Syria 'disintegrating under crippling sanctions'

Free Syrian Army members in Idlib, 18 Feb The 11-month uprising against Mr Assad has claimed thousands of lives

One of Syria's leading businessmen says its economy is being crippled by foreign sanctions and that the government is slowly disintegrating.

Faisal al-Qudsi, the son of a former Syrian president, told the BBC the military action could only last six months and then there would be "millions of people on the streets".

But he said President Bashar al-Assad's government would fight to the end.

The 11-month uprising against Mr Assad has claimed thousands of lives.

Human rights groups have put the figure at more than 7,000, while the government says at least 2,000 members of the security forces have been killed combating "armed gangs and terrorists".

The violence continued on Saturday, when Syrian troops fired on mourners during a funeral that turned into a mass demonstration in Damascus. Activists say at least one person was killed there and some 20 across the country.

'Catch 22'

Speaking to the BBC's Weekend World Today programme, Mr Qudsi said the economy had been crippled by sanctions and that although Iran was sending money, it was not enough.

Mr Qudsi now chairs a London-based investment banking firm and has been heavily involved in private sector investment in Syria.

He said the uprising had destroyed tourism and the sanctions on exports of oil and other products had dramatically reduced the gross domestic product.

"So, effectively the foreign exchange reserves of the central bank have come down from $22bn (£14bn) to about $10bn and it is dwindling very rapidly," Mr Qudsi said.

He said the military phase against protesters could only last another six months "because the army is getting tired and will go nowhere".


Mr Qudsi's dire assessment of the Syrian regime's situation is significant coming from such a source.

He has a strong background both in politics and the economy. The family's roots are in Aleppo, the northern commercial centre. His father was president of Syria from 1961-3. Mr Qudsi, an international investment manager, has been deeply involved in private-sector projects in Syria.

One of the regime's pillars of support has been the Sunni business and middle classes and merchants, because of the stability it appeared to offer against the uncertainties raised by regime change. Now Mr Qudsi says the regime is rapidly losing that support.

If he is right and the middle classes end up turning against President Assad as the economy collapses, bringing millions on to the streets of Damascus and Aleppo, the regime's fate will be sealed. But Mr Qudsi also believes the regime will fight to its last gasp, and nobody knows how long that might take.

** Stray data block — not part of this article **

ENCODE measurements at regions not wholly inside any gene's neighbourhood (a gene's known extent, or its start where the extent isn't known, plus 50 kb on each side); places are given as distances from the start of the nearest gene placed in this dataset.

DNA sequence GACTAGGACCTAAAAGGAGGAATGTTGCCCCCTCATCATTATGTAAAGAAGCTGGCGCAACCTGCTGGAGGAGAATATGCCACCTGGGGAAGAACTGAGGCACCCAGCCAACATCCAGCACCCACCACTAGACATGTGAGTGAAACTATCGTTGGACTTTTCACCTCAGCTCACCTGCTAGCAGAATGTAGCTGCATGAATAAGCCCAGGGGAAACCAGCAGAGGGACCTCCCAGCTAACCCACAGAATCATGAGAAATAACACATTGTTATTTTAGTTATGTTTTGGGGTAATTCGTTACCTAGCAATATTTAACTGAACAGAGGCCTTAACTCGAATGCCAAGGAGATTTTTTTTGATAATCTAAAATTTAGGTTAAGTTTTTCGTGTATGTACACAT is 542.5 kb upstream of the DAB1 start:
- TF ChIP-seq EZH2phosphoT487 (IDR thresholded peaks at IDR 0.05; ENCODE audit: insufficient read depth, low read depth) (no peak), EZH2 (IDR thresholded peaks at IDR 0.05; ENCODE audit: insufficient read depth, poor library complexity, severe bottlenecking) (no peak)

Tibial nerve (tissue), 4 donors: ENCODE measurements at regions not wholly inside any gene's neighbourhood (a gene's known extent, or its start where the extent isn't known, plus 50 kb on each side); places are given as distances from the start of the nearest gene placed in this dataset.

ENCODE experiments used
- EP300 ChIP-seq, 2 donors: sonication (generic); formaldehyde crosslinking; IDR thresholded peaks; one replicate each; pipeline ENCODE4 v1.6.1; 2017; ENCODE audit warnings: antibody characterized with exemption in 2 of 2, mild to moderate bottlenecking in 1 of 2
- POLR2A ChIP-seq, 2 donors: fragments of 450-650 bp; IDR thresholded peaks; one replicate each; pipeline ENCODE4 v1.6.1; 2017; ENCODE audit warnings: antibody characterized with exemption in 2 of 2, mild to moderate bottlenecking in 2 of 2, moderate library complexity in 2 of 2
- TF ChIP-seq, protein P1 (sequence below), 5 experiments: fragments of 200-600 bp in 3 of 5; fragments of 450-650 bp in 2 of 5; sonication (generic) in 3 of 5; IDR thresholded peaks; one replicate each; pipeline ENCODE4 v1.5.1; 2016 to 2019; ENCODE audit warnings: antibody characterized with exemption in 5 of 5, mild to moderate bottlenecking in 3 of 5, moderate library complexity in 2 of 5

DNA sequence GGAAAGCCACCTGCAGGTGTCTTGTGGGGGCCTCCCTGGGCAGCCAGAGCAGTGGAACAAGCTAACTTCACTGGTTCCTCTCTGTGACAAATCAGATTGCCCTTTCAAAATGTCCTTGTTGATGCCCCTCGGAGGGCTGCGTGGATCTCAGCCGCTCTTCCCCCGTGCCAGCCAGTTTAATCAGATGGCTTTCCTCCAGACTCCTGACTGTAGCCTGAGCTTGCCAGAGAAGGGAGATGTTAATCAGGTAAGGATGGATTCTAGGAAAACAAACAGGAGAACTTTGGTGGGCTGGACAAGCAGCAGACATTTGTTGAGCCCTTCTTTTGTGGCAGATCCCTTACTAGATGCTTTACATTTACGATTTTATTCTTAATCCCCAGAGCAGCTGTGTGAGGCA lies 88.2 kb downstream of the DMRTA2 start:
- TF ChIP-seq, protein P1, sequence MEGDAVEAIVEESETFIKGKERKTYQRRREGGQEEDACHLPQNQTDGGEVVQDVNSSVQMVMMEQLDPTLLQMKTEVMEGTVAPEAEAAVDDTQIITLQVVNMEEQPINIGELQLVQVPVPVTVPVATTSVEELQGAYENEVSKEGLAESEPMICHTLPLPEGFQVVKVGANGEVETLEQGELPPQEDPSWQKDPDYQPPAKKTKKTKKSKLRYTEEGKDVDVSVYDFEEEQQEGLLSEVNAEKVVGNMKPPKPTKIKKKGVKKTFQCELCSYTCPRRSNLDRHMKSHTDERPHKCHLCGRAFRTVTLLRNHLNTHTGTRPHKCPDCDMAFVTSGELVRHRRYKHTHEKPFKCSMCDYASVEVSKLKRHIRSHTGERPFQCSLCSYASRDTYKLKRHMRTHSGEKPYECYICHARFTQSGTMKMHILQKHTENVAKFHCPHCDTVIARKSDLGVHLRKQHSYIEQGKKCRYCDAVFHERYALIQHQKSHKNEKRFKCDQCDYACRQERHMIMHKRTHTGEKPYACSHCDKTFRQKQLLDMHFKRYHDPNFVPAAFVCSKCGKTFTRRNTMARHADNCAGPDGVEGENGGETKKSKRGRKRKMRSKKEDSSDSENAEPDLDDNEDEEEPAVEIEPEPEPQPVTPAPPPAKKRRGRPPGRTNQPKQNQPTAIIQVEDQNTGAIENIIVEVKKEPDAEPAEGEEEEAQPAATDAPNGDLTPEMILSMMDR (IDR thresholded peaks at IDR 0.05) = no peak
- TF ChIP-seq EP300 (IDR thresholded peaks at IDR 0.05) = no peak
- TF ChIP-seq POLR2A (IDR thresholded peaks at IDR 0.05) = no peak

"They will have to sit and talk or at least they have to stop killing. And the minute they stop killing, more millions of people will be on the streets. So they are in a Catch 22."

He added: "The apparatus of the government is slowly disintegrating and it's almost non-existent in trouble spots like Homs, Idlib, Deraa. Courts are not there; police are not interested in any sort of crime and it is affecting the government very, very badly."

But Mr Qudsi said Mr Assad would fight to the end because he and his supporters think there is "a universal conspiracy against the government of Syria".

Meanwhile activists say government forces continue to build around the city of Homs, with shelling of the district of Baba Amr resuming on Sunday, targeting hundreds of opposition fighters holed up there.

Our correspondent, Jim Muir, says human rights groups fear a massacre there if a full ground assault is launched.

Also on Sunday, the Sana news agency reported that gunmen had opened fire on a car carrying two key officials in the northern state of Idlib, prosecutor Nidal Ghazal and judge Mohammed Ziadeh, killing both of them and their driver.

Activists said state security forces had opened fire on the car.

Meanwhile UK Foreign Secretary William Hague again called for President Assad to step down.

He said he feared the country was "going to slide into a civil war" and criticised Russia and China for failing to back a UN Security Council resolution.

Egypt on Sunday became the latest country to withdraw its ambassador from Syria, "until further notice".


Violence has continued across the country despite the presence in Damascus of Chinese envoy Zhai Jun.

Mr Zhai met several opposition figures in the capital on Saturday, but our correspondent says one told Mr Zhai that although they were ready for dialogue if it were serious, they believed the regime had lost all credibility.

Our correspondent says the violence at Saturday's funeral in Mezzeh, on the edge of Damascus, was serious as it was so close to the centre of government.

The BBC's Jim Muir: "We're told security forces opened fire on Saturday." This footage has not been verified.

The shooting occurred at a funeral for people killed during a protest against President Assad on Friday.

The funeral procession turned into one of the biggest demonstrations the capital has seen, with thousands of people chanting slogans calling for an end to the Assad regime.

Syria restricts access to foreign media and it is often not possible to verify some reports and casualty figures.

Mr Zhai had earlier held talks with President Assad.

Mr Zhai called for all sides to end the violence immediately.

Mr Assad is pressing on with his plan for a referendum on a new constitution, followed by elections.

However, the opposition has called for a boycott of the 26 February referendum, saying it cannot be held while violence continues.

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